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Dayton Daily News (Ohio)
LONDON - Prosecutors charged a former senior police commander with manslaughter on Wednesday in the 1989 Hillsborough stadium disaster that left 96 people dead - long-awaited vindication for the families of the victims after authorities spent years blaming fans for the catastrophe.
The charges announced against former Chief Superintendent David Duckenfield and five others were met with applause from victims' relatives who had waged a decadeslong quest for justice for their loved ones after the deaths were ruled accidental - a decision that was overturned in 2012 after a wide-ranging inquiry found a cover-up by police.
The disaster - in which many victims were crushed against metal fences -prompted a sweeping modernization of stadiums across Britain, where standing-room-only sections like the one that contributed to the trampling of fans in the overcrowded stadium were commonplace. Top division stadiums were largely transformed into safer, all-seat venues, with fences around the playing surface torn down to avoid further tragedies.
Last year, a new inquest found that all 96 fans had been unlawfully killed and an independent police investigation asked prosecutors to consider criminal charges in the case. The Crown Prosecution Service in its highly anticipated decision on Wednesday filed charges against four police officers, a lawyer and an official of the team whose stadium was the venue for the April 15, 1989, match.
Barry Devonside, whose 18-year-old son, Christopher, was among those killed, pumped his fist after the indictments were made public.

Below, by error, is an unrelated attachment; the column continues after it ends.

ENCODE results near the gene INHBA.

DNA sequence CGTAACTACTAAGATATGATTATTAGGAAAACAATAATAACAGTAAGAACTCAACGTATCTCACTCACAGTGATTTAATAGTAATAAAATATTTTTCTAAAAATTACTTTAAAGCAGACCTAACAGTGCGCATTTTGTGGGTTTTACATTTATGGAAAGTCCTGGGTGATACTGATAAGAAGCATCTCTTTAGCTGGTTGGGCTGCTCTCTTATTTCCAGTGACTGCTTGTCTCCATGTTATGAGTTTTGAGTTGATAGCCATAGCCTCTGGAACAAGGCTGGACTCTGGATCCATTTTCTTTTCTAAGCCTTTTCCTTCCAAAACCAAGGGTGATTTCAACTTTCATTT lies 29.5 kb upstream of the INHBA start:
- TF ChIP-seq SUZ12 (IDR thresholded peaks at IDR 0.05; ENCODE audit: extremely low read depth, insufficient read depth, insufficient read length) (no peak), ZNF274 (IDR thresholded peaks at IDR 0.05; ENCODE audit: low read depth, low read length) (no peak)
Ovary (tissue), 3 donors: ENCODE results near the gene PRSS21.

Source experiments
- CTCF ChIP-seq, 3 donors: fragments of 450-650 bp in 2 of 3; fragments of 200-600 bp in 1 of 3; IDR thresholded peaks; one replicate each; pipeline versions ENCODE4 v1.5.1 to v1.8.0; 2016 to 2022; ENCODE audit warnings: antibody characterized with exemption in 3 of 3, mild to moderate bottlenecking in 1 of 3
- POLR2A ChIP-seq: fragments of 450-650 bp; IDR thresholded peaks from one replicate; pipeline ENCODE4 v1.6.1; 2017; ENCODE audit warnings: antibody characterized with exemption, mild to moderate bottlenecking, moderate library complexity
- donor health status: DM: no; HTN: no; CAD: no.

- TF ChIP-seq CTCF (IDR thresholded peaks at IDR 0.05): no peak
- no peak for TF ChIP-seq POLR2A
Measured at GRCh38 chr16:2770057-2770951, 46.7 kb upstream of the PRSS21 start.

"Everybody applauded when it was announced that the most senior police officer on that particular day will have charges presented to him," Devonside said.
Duckenfield, the police commander, faced the most serious charge - gross negligence manslaughter in the deaths of 95 men, women and children. Duckenfield's failures in discharging his "personal responsibility were extraordinarily bad and contributed substantially to the deaths," prosecutors said in a statement.
They declined to issue a manslaughter charge related to the 96th fatality because the young man died four years after the fateful match.
Others indicted in the case were the former chief of South Yorkshire Police, Norman Bettison, who was charged with misconduct in public office for allegedly lying about the disaster and its aftermath. Peter Metcalf, a police attorney, was charged with acting "with intent to pervert the course of public justice" for allegedly suggesting changes to officers' statements. Former Chief Superintendent Donald Denton was accused of overseeing the changes to the statements and former Detective Chief Inspector Alan Foster was accused of being central to the process.
Graham Henry Mackrell, the former secretary and safety officer for the Sheffield Wednesday Football Club, which operated Hillsborough Stadium, was charged with failing to carry out health and safety duties.
Speaking before the House of Commons, British Prime Minister Theresa May called Wednesday a "day of really mixed emotions" for the families of the fans who died, adding that justice was moving forward "after so many years of waiting."
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